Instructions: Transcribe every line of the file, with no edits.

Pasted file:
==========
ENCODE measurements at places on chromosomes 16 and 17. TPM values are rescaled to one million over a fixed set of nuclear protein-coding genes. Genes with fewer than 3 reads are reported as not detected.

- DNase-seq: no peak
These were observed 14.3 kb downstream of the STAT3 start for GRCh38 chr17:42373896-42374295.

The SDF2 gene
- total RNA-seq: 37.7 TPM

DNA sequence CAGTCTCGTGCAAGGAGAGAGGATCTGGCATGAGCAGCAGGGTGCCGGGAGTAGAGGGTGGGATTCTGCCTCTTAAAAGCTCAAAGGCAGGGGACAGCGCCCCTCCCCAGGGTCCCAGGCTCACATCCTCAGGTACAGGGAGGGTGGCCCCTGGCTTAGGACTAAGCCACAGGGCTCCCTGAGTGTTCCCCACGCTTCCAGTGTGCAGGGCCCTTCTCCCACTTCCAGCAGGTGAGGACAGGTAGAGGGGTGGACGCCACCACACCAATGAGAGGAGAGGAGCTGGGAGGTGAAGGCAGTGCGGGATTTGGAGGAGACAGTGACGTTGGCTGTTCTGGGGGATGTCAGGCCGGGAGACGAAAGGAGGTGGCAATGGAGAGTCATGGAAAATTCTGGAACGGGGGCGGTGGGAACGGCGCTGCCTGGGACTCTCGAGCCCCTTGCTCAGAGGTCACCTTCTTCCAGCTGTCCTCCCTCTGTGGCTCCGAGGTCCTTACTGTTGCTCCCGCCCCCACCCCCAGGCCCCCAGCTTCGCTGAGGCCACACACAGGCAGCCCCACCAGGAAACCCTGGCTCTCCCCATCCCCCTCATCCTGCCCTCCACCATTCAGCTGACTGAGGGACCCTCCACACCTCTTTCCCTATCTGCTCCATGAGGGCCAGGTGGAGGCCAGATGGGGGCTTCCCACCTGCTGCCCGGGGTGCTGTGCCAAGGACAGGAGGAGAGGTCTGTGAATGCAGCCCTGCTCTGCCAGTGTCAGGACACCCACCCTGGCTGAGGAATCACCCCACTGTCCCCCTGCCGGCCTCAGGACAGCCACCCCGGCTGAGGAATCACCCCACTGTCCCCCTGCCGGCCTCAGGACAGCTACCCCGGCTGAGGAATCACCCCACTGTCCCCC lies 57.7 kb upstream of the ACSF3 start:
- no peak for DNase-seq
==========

ENCODE measurements at places on chromosomes 16 and 17. TPM values are rescaled to one million over a fixed set of nuclear protein-coding genes. Genes with fewer than 3 reads are reported as not detected.

- DNase-seq: no peak
These were observed 14.3 kb downstream of the STAT3 start for GRCh38 chr17:42373896-42374295.

The SDF2 gene
- total RNA-seq: 37.7 TPM

DNA sequence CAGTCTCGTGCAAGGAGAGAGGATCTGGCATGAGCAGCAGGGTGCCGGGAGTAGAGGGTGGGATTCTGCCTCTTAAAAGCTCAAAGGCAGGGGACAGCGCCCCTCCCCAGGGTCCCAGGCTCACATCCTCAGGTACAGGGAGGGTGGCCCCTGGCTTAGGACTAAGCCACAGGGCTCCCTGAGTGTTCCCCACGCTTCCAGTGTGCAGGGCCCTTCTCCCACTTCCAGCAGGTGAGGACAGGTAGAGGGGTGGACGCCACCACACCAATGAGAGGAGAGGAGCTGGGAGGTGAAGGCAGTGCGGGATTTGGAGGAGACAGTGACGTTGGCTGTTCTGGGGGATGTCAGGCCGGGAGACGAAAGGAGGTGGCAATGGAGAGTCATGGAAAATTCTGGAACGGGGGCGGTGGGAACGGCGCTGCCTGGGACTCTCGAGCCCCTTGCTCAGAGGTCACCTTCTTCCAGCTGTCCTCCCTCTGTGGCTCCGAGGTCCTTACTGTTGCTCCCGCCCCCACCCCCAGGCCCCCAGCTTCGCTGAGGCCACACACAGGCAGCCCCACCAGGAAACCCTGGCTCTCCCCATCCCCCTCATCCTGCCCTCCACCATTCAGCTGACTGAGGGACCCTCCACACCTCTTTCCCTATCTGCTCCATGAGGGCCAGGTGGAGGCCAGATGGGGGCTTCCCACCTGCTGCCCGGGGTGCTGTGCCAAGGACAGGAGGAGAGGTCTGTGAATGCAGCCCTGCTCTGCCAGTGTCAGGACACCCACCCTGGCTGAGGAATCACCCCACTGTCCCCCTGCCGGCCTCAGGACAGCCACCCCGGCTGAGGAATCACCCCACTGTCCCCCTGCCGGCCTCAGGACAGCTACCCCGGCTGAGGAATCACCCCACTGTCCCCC lies 57.7 kb upstream of the ACSF3 start:
- no peak for DNase-seq